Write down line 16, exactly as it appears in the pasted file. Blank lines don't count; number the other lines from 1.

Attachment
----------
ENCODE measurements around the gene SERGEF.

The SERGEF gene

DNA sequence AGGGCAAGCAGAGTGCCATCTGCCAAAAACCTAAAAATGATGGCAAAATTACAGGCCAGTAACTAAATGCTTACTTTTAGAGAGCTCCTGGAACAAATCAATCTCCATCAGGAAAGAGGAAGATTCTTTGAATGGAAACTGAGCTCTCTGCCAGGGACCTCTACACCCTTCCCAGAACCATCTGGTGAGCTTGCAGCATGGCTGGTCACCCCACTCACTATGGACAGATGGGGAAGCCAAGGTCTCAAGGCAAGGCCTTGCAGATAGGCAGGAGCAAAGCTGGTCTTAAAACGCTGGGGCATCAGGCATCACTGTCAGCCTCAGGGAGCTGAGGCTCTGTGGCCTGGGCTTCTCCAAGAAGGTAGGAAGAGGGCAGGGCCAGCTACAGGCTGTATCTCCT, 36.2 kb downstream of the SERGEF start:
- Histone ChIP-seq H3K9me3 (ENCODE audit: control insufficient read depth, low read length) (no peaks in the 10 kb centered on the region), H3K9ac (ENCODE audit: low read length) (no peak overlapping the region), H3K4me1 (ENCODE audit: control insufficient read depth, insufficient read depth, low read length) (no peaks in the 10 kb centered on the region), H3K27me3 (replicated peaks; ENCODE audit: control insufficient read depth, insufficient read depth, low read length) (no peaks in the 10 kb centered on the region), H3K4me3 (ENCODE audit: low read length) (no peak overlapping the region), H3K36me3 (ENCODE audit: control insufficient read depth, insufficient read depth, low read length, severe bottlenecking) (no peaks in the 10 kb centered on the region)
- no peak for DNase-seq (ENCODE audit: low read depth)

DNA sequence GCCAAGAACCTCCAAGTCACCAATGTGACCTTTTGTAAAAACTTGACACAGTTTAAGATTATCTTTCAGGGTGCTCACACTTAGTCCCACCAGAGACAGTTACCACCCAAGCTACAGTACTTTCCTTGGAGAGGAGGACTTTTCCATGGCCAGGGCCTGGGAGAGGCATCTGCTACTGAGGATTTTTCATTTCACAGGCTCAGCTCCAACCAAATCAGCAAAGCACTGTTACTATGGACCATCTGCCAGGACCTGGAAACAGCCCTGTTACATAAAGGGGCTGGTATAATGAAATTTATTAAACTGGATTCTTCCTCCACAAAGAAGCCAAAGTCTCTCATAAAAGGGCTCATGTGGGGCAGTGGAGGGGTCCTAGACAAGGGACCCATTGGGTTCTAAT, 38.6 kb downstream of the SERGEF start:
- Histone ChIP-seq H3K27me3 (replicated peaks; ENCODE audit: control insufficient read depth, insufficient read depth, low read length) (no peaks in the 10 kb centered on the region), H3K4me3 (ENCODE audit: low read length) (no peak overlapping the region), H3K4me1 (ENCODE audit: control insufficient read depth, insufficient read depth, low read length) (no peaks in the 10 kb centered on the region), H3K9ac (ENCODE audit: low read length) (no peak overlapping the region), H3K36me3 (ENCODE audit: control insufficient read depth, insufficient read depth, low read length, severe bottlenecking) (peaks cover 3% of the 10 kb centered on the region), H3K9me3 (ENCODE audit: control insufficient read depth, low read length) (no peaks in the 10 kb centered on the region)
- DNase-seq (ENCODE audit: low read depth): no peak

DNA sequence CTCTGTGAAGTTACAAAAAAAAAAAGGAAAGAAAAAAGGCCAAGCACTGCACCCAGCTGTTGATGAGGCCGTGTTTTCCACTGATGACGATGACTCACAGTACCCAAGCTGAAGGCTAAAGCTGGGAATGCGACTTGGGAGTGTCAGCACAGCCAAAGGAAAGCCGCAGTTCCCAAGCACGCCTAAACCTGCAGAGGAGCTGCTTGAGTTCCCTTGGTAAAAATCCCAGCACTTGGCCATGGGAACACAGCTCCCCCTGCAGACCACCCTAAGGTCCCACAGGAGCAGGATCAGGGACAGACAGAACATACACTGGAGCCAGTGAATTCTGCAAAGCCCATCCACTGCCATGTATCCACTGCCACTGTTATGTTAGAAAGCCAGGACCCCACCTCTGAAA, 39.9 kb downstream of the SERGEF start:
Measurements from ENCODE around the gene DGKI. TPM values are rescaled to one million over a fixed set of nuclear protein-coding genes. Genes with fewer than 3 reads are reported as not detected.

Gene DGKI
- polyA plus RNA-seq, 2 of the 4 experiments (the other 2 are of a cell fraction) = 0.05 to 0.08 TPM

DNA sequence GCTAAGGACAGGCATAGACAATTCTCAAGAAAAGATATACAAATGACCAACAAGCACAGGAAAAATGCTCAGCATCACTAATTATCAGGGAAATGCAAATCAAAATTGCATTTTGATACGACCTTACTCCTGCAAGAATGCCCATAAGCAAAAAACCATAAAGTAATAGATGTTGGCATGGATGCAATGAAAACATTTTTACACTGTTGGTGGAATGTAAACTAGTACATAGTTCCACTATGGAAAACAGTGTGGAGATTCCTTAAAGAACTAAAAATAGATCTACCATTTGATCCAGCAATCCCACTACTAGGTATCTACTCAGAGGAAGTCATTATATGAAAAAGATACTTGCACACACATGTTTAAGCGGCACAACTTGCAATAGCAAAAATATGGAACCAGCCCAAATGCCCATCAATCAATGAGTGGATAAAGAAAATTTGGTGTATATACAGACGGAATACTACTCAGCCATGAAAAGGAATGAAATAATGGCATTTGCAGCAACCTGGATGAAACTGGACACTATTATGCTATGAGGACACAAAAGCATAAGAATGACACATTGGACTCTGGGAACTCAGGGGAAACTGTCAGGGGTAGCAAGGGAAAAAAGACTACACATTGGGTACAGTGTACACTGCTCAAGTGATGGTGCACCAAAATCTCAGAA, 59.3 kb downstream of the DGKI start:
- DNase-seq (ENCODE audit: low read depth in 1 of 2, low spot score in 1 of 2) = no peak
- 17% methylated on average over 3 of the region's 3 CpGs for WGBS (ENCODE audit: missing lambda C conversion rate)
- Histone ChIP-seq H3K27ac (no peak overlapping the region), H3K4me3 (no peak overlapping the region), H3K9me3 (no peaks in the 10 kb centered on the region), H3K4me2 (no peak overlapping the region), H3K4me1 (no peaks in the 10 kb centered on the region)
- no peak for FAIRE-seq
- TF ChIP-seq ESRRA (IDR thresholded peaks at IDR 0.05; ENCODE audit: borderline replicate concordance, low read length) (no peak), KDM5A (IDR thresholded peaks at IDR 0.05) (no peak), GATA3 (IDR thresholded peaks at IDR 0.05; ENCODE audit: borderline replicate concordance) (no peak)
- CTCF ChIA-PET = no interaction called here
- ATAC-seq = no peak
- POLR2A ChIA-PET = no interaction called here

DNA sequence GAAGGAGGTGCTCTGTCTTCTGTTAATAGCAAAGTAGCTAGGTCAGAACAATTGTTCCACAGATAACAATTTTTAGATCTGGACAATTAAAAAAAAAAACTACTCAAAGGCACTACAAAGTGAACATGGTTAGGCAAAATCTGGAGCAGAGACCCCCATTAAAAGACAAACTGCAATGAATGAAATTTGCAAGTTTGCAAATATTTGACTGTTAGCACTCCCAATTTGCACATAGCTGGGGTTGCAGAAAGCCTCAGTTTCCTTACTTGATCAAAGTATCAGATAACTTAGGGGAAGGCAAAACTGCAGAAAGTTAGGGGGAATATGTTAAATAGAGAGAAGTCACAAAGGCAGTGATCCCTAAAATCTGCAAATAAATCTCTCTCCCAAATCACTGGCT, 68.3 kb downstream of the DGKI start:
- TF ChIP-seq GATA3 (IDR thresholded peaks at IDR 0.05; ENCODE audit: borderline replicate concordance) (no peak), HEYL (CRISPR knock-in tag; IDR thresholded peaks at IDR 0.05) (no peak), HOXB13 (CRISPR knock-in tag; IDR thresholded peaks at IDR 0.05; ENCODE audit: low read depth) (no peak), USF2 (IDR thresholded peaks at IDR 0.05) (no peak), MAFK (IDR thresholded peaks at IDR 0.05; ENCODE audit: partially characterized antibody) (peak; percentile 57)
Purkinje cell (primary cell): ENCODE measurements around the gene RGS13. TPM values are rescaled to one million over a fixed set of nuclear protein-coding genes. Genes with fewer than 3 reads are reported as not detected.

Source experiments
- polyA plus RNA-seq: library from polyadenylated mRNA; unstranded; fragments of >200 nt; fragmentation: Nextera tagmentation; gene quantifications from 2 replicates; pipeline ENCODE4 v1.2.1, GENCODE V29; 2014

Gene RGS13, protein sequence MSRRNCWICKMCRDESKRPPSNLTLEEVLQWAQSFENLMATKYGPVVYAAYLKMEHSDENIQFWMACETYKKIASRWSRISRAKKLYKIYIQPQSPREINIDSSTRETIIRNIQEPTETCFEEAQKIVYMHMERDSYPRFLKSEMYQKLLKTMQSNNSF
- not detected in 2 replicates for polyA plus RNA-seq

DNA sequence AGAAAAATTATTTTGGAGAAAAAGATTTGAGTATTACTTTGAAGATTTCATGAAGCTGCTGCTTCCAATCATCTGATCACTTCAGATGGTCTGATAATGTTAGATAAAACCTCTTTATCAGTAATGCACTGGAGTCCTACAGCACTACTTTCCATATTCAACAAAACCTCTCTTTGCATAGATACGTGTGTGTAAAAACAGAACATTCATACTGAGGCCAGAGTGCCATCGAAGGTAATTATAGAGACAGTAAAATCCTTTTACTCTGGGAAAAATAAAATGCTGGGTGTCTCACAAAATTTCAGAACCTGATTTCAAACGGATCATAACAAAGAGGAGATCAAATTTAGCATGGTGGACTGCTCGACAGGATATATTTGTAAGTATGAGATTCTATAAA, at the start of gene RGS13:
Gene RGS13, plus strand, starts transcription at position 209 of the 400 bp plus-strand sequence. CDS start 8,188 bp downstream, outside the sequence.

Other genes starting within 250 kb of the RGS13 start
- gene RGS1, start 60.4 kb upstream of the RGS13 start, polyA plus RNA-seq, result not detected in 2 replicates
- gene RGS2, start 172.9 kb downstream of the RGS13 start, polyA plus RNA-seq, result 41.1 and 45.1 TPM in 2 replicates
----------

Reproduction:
- Histone ChIP-seq H3K27ac (no peak overlapping the region), H3K4me3 (no peak overlapping the region), H3K9me3 (no peaks in the 10 kb centered on the region), H3K4me2 (no peak overlapping the region), H3K4me1 (no peaks in the 10 kb centered on the region)